How to Make a Bushcraft Knife: Part 1 - From Barstock to Heat Treatment

The Introduction

Lots of guys out there want to make a bushcraft knife and have no idea how to go about it.  There are hundreds of knife making tutorials on the web and some are pretty good.  It turns out there are about 1000 times more opinions about good blades too.  It's very confusing sometimes.  It's definatley buyer beware in terms of actual knowledge versus assumed knowledge where bush blades are concerned.

I have been working on making a decent blade for a little over 3 years (almost 4... ) now and this is sort of a compilation of what I have put together.  I go at it quite a bit differently than a serious maker would in that I like working by hand with most things involved and if it takes a month or two, that's OK with me.  Also, I am not a big fan of the method that has you heating scrap steel in a camp fire and grinding with an angle grinder.  These things all work for the guys doing them, they are just not for me.  I wanted to make something as close to what I wanted without having to buy the actual item.  What I tried to do here was lay out how I come to that.

On a side note, if you want to design a blade for the bush it's probably a good idea to have used a bush knife before you do.  There is no one right knife here.  Knowing what is too big and too small for your purposes will provide a lot more useful design input than some egomaniac, rambling on about his perfectly polished woodlore.  It's good to want nice things but nice is relative and function has this beauty all its own.

The Intent


I have put this up because while I was trying to learn about doing this, I ran into about a hundred things I never even considered asking about until one had bitten me and my latest blade was going to be less than perfect again... I want to share those for folks just starting out.  If it helps then great.  If it's not your thing then feel free to move along.  No hard feelings.

I have no desire to rewrite methods in use by time tested and proven blade smiths.  This is not a debate.  This is how I have learned to do this pretty simple thing with a ton of small details that really make or break things.   

So, let's get into it then....

Tools Required

The simple fact is that making tools requires tools.  For making a knife with the method I have outlined here you will need at an absolute minimum:
  • A Hacksaw - Sears, Walmart, Harbour Freight, whatever.  Get a good blade though. 
  • A Good File - Double cut Bastards work well but gouge more.  Fine cut takes a good deal more time.  A combination of the two works well.
  • A Drill press - Craigslist is your friend.  This doesn't need to be anything special.  I have used a Craftsman 12" press I bought for $30, 5 years ago for every knife I have made.  Still workin...
  • A Vice - Vices work better than clamps.  Buy one from about anywhere as long as it will bolt down and hold pressure. 

Tools Nice to Have

These tools are just really helpful.  If you can afford or borrow from someone, you'll be pleased I think.
  • A Belt Sander - I bought a 2 X 42 Sears sander almost 4 years ago and it's still chugging.  Others have used these as well and they are well reviewed.  If you can swing this expense, it helps.
  • A Band Saw - Not required by any means but very handy for grips / scales in making knives.

Design

I have, at any given point in time, 2 or 3 graph paper pads floating around my house and they are all filled with pictures of knives.  Design is the easiest and nearly the funnest part of blade work. 

With any luck you have done enough bushcraft / outdoorsie type stuff to know what you want in a knife and what you don't.  For the first couple of times you try to draw up a blade, make a list of what should be included and try to get it in.  After a while, you'll just know what you like and what will work for you.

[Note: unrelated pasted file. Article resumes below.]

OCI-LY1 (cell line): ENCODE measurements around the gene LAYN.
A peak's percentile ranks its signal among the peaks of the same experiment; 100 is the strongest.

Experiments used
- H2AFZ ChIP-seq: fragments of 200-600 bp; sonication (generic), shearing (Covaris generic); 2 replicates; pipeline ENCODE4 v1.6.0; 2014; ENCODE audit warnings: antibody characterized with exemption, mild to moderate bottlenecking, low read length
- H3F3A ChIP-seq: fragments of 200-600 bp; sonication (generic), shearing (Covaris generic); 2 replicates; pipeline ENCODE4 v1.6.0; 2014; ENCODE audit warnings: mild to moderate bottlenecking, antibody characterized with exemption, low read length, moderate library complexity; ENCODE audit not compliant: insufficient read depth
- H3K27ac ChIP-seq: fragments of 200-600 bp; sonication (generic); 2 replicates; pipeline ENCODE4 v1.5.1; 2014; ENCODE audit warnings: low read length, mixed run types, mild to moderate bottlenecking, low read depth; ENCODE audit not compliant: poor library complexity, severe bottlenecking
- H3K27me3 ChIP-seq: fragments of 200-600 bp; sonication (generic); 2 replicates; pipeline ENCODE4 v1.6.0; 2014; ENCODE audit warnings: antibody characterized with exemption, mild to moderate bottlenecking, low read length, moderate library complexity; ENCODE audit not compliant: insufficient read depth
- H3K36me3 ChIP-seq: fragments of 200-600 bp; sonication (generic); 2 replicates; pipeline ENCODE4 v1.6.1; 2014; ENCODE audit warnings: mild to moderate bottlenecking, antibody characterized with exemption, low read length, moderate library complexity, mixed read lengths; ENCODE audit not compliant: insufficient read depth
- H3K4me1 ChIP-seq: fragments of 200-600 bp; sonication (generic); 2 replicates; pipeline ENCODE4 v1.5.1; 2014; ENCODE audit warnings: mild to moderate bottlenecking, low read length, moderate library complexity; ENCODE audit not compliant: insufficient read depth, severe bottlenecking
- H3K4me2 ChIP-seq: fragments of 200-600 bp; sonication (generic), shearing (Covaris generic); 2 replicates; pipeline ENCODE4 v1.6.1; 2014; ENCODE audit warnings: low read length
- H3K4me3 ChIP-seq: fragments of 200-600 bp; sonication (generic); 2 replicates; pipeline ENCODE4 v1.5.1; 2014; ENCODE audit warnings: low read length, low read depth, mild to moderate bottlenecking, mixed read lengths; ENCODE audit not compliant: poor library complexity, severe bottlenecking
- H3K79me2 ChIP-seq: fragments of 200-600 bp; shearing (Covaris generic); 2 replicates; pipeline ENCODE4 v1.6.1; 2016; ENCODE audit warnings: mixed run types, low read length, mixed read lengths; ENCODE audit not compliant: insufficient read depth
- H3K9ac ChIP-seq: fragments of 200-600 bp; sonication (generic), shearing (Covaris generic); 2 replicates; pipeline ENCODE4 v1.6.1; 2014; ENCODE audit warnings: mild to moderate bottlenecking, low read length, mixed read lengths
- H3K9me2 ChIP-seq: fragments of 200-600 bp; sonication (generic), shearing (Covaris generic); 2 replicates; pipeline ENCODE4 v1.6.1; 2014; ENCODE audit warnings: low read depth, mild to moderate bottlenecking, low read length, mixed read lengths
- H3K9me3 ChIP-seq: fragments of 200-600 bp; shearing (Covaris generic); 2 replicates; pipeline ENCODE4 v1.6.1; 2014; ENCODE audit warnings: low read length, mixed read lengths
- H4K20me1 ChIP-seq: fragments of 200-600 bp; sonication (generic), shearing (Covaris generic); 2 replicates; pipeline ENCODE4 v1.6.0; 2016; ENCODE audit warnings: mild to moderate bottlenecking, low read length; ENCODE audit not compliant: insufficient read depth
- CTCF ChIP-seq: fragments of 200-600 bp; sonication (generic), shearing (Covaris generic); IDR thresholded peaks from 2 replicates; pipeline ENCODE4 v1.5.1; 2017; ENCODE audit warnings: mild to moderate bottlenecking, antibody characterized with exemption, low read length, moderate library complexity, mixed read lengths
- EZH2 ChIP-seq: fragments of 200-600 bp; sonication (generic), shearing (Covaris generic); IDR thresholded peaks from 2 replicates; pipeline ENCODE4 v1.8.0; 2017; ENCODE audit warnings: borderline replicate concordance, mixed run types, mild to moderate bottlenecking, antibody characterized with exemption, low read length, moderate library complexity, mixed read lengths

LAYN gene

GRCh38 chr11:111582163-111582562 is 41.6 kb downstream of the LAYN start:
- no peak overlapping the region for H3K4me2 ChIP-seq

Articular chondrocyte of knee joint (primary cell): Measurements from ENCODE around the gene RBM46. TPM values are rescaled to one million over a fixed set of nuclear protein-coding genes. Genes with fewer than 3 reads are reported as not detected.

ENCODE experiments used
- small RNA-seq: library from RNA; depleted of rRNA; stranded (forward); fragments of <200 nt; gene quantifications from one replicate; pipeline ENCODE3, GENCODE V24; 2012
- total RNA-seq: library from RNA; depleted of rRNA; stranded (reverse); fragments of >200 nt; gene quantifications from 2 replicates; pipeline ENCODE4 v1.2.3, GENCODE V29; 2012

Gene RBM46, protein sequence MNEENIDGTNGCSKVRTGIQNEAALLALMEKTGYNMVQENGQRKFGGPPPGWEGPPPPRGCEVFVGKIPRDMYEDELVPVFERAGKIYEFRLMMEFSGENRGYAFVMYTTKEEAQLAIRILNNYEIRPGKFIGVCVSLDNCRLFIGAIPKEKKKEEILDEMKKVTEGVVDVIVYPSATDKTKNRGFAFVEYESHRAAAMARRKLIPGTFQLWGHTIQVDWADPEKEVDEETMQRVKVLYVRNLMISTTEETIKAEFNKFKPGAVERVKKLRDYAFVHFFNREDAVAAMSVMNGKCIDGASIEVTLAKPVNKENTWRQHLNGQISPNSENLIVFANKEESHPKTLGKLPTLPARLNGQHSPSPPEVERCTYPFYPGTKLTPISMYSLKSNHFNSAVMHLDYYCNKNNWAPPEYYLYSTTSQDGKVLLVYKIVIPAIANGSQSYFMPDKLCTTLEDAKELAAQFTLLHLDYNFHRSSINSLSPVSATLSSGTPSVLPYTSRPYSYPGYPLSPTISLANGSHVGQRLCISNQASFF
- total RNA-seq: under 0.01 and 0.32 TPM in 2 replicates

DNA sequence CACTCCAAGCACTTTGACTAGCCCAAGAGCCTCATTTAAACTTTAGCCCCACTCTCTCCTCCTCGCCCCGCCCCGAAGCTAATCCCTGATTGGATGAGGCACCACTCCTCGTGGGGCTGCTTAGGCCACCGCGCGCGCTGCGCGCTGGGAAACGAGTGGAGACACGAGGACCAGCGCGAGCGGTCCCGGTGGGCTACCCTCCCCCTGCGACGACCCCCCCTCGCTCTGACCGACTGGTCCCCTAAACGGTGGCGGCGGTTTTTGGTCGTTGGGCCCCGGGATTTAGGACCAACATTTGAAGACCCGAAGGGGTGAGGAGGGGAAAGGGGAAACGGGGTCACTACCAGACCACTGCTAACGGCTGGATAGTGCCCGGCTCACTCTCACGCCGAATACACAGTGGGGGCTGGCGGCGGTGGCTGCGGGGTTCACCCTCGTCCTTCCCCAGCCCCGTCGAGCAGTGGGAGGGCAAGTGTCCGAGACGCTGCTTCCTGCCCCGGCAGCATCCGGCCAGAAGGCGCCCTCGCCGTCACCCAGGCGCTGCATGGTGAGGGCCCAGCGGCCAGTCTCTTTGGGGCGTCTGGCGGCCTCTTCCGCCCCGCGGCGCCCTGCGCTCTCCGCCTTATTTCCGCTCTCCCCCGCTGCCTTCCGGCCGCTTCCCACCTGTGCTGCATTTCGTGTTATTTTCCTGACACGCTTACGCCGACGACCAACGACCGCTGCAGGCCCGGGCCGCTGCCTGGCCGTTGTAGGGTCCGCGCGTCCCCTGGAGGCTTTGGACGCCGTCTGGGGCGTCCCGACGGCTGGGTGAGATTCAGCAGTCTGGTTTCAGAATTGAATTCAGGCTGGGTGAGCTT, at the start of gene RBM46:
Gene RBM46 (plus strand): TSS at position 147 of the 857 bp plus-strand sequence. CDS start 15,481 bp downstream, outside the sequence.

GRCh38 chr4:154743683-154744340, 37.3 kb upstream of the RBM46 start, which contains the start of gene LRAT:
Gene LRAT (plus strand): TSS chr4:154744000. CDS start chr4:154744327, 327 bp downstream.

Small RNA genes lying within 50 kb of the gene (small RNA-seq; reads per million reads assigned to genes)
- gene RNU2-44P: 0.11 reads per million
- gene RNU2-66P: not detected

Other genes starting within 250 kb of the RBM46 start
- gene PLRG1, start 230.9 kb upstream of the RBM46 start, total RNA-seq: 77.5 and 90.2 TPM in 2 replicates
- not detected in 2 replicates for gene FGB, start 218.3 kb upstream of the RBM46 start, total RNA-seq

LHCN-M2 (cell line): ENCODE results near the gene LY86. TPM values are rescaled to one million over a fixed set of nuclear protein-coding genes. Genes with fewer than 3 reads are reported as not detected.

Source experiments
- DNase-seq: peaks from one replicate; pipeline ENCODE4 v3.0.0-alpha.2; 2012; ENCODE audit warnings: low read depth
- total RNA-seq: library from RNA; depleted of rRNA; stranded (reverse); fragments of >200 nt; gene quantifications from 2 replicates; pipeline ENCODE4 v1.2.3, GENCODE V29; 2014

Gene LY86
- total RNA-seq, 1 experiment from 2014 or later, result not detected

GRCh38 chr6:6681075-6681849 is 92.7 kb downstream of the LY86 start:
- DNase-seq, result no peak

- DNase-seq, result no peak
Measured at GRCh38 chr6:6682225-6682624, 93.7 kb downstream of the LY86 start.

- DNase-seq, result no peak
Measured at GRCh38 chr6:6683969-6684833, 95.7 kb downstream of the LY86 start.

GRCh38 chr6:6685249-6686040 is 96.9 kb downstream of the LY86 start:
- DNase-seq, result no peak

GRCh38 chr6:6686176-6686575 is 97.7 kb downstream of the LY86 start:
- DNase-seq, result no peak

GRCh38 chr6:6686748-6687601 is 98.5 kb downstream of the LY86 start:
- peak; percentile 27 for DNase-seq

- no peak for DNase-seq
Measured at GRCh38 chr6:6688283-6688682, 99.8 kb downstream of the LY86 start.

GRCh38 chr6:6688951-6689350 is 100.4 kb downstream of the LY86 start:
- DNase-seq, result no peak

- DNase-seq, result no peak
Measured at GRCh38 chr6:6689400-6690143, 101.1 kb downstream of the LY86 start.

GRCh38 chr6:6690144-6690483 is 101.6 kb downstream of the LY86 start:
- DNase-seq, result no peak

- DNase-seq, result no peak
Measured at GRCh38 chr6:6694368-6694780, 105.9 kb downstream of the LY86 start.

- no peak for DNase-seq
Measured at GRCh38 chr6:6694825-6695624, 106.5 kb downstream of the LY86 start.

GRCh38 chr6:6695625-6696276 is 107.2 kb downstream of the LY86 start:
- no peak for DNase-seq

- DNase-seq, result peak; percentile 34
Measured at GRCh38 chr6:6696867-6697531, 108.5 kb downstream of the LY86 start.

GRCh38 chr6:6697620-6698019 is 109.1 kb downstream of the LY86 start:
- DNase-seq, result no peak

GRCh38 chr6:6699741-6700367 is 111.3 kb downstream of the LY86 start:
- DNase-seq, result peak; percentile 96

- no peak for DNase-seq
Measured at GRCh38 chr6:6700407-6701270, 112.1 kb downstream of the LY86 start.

Just a thought about searching for designs.... Internet Forums & YouTube are infested with guys who know everything about knives.  Pay attention to the knives they are discussing.  If the knife is clean (meaning unscratched and perfect....) and shiny, the review is BS for the most part.  Find the guy with the ugliest most beat down looking blade you can find and copy what  he has.  Those knives have worked...  Check out what Mors has to say on the subject.  He seems to have the experience to back up what he says...  ;)


In the end, draw something you are comfortable looking at and is pretty simple in shape.  My knife for this exercise is the top one on in this picture.


Make a Copy

Next up, make yourself two copies of your drawing.  Put one aside for later and cut the knife drawing out of the other.  The goal is to use it as a stencil on your bar stock...


Get Yourself Some Tool Steel

OK.  So we have a design and we have a stencil and we're comfortable we like the way it looks so, time to make a decision about the primary material in a knife... the blade.  For your selection, you need to make a decision up front about heat treatment.  If you want to heat treat at home and quench to harden your blade you should probably choose 1095 or O1.  If you are willing to spend the $35 to have a blade heat treated professionally, then pick what you like.  Bear in mind D2 and Scandi grinds are rumored to not play well together and for a first Scandi ground blade I would recommend 1/8" or 3/32" stock.  Order bar stock wide enough to fit your blade.  Unless you like sanding, order precision ground stock.

For this exercise I am using A2 tool steel.  I have selected a bar that is 1" wide (Same width as my blade) and 1/8" thick.I will be shipping my blade off to have it treated.

So where do you get tool steel?  I recommend highly these guys. (Amtek Tool) 4 years, no issues, great people.

Stencil Your Blade onto Your Bar Stock

This part is pretty self explanatory.  Use your cut out and sharpie and trace your outline on the bar stock.  Keep the stencil and marker handy in case you need to remark.  (You will...)


Hacksaw off Big Chunks

Take that hacksaw you bought and put that stencilled bar stock in the vice.  Cut it length and then cut off the big red chunks being careful not to get inside the profile outlined on the steel.




 Profile Your Blade